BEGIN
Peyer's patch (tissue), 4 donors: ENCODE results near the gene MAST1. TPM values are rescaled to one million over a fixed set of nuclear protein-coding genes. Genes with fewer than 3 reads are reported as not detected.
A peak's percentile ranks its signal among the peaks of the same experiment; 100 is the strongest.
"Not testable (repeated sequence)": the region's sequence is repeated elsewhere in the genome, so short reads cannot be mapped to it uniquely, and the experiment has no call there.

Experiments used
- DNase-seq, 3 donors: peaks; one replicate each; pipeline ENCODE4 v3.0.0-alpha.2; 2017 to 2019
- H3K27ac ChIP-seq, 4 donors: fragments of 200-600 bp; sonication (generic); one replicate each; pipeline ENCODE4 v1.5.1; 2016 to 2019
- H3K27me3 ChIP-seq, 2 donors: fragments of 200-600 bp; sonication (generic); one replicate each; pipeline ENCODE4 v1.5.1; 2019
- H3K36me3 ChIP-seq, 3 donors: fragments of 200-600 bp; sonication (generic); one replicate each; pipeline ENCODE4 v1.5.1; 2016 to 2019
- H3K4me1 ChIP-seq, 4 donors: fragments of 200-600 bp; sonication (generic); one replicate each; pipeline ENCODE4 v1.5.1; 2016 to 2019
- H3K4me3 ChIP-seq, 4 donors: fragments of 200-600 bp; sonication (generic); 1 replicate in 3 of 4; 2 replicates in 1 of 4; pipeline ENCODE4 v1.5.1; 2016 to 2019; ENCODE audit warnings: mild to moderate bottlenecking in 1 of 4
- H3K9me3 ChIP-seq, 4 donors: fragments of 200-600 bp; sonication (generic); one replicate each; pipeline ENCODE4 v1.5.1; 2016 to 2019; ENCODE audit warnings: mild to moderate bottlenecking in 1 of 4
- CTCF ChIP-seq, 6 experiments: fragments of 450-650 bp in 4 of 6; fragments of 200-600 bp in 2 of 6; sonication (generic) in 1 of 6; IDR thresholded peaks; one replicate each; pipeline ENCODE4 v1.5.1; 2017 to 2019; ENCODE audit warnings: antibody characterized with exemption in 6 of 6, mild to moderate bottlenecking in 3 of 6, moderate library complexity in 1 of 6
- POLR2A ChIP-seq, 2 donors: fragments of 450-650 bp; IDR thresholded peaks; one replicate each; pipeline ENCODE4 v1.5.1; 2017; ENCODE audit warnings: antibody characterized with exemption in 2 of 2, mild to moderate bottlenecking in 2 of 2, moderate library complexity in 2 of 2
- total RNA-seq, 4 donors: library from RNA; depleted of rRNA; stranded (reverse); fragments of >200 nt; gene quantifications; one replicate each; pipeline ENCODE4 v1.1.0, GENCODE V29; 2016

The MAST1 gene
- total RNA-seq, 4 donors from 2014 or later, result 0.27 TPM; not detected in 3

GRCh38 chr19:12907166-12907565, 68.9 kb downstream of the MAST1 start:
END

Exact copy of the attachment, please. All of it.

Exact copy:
Peyer's patch (tissue), 4 donors: ENCODE results near the gene MAST1. TPM values are rescaled to one million over a fixed set of nuclear protein-coding genes. Genes with fewer than 3 reads are reported as not detected.
A peak's percentile ranks its signal among the peaks of the same experiment; 100 is the strongest.
"Not testable (repeated sequence)": the region's sequence is repeated elsewhere in the genome, so short reads cannot be mapped to it uniquely, and the experiment has no call there.

Experiments used
- DNase-seq, 3 donors: peaks; one replicate each; pipeline ENCODE4 v3.0.0-alpha.2; 2017 to 2019
- H3K27ac ChIP-seq, 4 donors: fragments of 200-600 bp; sonication (generic); one replicate each; pipeline ENCODE4 v1.5.1; 2016 to 2019
- H3K27me3 ChIP-seq, 2 donors: fragments of 200-600 bp; sonication (generic); one replicate each; pipeline ENCODE4 v1.5.1; 2019
- H3K36me3 ChIP-seq, 3 donors: fragments of 200-600 bp; sonication (generic); one replicate each; pipeline ENCODE4 v1.5.1; 2016 to 2019
- H3K4me1 ChIP-seq, 4 donors: fragments of 200-600 bp; sonication (generic); one replicate each; pipeline ENCODE4 v1.5.1; 2016 to 2019
- H3K4me3 ChIP-seq, 4 donors: fragments of 200-600 bp; sonication (generic); 1 replicate in 3 of 4; 2 replicates in 1 of 4; pipeline ENCODE4 v1.5.1; 2016 to 2019; ENCODE audit warnings: mild to moderate bottlenecking in 1 of 4
- H3K9me3 ChIP-seq, 4 donors: fragments of 200-600 bp; sonication (generic); one replicate each; pipeline ENCODE4 v1.5.1; 2016 to 2019; ENCODE audit warnings: mild to moderate bottlenecking in 1 of 4
- CTCF ChIP-seq, 6 experiments: fragments of 450-650 bp in 4 of 6; fragments of 200-600 bp in 2 of 6; sonication (generic) in 1 of 6; IDR thresholded peaks; one replicate each; pipeline ENCODE4 v1.5.1; 2017 to 2019; ENCODE audit warnings: antibody characterized with exemption in 6 of 6, mild to moderate bottlenecking in 3 of 6, moderate library complexity in 1 of 6
- POLR2A ChIP-seq, 2 donors: fragments of 450-650 bp; IDR thresholded peaks; one replicate each; pipeline ENCODE4 v1.5.1; 2017; ENCODE audit warnings: antibody characterized with exemption in 2 of 2, mild to moderate bottlenecking in 2 of 2, moderate library complexity in 2 of 2
- total RNA-seq, 4 donors: library from RNA; depleted of rRNA; stranded (reverse); fragments of >200 nt; gene quantifications; one replicate each; pipeline ENCODE4 v1.1.0, GENCODE V29; 2016

The MAST1 gene
- total RNA-seq, 4 donors from 2014 or later, result 0.27 TPM; not detected in 3

GRCh38 chr19:12907166-12907565, 68.9 kb downstream of the MAST1 start: